Mark B. Perry: If Mike had stayed, I would’ve stayed. I would’ve done the duration. It was one of the most fun jobs writing I’ve ever had. All I will tell you is this: I personally realized too late in Season 2 that an episode of “Revenge” was actually taking place behind the scenes.

“Revenge” also lost an on-screen member of the family at the start of Season 3, when Madekwe departed, something she did not know was going to happen when Season 2 ended. With this development, “Revenge” suddenly featured an all-white principal cast — something that wouldn’t change for the duration of the series.

Kelley: It’s embarrassing, frankly, to look back and to know that that’s where we were. I was thinking of two families which were Caucasian, and I was not thinking about the socio-political terms beyond the initial reason I got into it, and really at the center of that is white privilege. I wish I had done better. Certainly if this was to be done again, it would be a more diverse cast and I would’ve figured out how to bring different cultures and experiences into this.

Fazzio: I don’t remember much conversation being had, which in hindsight was obviously not the right thing. I think if there’s anything that “Revenge” failed to do [was] be as inclusive as it should’ve been.

Madekwe: I think I was less willing at that age and at that stage in my career to confront the complexities of race than I am now. Some of it came from fear, I think. It’s not the actors job to make sure the show is diverse. But I do think I could’ve pushed harder to make maybe elements of being a woman of color more apparent to my storyline.

“Revenge” entered its fourth season in the fall of 2014, but the cancelation was not announced until April 2015.

VanCamp: I think I had an idea that it would be the last season. A lot of us felt like the stories had been exhausted and we were trying to figure out different avenues that we could take. We began that mourning process early on in Season 4. These were not easy characters to play by any means and I certainly wasn’t the only one who was probably exhausted and wanting to see some type of wrap-up to this story.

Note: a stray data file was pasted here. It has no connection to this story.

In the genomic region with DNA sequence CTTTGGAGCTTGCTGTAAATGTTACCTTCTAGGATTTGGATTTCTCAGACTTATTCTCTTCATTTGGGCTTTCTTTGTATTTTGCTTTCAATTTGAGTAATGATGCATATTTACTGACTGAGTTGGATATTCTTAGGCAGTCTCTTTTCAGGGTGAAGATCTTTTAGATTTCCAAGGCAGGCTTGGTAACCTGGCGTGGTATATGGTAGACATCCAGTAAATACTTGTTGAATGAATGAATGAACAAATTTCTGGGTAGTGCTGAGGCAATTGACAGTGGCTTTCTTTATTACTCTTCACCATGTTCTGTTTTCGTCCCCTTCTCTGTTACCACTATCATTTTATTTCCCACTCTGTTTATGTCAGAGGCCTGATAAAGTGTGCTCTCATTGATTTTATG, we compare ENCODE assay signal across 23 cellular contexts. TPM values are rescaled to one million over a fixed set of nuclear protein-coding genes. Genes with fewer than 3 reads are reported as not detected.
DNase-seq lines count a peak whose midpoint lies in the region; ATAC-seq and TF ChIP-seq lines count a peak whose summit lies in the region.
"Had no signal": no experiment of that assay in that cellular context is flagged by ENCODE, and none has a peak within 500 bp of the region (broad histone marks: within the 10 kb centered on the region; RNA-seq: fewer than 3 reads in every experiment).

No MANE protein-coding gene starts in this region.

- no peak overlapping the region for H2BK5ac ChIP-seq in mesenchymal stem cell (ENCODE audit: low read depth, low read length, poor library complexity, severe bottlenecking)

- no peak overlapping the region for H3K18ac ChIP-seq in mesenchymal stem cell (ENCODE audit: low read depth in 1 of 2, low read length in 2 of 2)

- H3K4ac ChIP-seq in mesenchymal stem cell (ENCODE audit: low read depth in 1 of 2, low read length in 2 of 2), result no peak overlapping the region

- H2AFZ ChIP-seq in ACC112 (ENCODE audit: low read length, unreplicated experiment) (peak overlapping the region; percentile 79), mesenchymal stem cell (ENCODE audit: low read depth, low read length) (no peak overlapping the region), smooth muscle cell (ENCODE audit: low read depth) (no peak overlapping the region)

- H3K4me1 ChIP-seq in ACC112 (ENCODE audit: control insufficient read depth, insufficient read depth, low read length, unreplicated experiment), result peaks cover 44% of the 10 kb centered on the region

Stowe: I do think the show could’ve gone on longer. I was actually very surprised that they didn’t decide to keep it going. But I don’t think that you could’ve banked on making the story of the two women going at it central.

Wechsler: I think in its current trajectory, it had to end when it did, unfortunately.

When “Revenge” concluded in May 2015, it had delivered 89 episodes, which was 29 more than what Kelley had envisioned. Through all the gut-wrenching work, Kelley and the cast look back at their time on “Revenge” fondly.

Stowe: I loved the scenes that Emily VanCamp and I had together; that was always fun.

VanCamp: [It was] truly one of the best experiences — one of the most challenging — but the best. I realized I’d been living on my adrenaline for four years straight and never really took that mental break. I think that was partly because inevitably when you’re invested in the character part of it, a part of her drive became a part of my drive. Not to say I was method at all; I never took Emily Thorne home with me. But then the grueling aspect of it, the physical toll it took on my body, I think it was just, “Get on with it, stop complaining and just keep moving forward.”

I remember after we wrapped that final season, it had taken such a physical and mental toll on me, my body was shutting down. I had to go on all sorts of weird supplements and get my body back on track because it was very physically challenging, that show. Now that it’s 10 years later, I don’t know that my body would put up with that — like, “No you did that at the right time; not any more.” [Laughs.]

Mann: I get overwhelmed when I think of what an important time that was for me in my life for a lot of reasons. It was just amazing to get to experience when something really works in this business [and] when people respond to something, when there’s an audience there, when they show up for the thing that you put so much of your heart and soul into. Every single one of us every single day were having a “pinch me” moment. We could not believe this was real, that it was really happening. To experience that with people you love and care about and get to show up to work with, I know it sounds cheesy, but it’s the truth to that experience.

Kelley: I don’t think you’ll meet a lot of show creators that don’t know how their own show ended. [Laughs.] It’s the truth, and it’s part of the whole tapestry of this journey of “Revenge.” It kind of had to be this messy. I’m grateful I got to be a part of it, and I’m grateful that these characters got to see the light of day.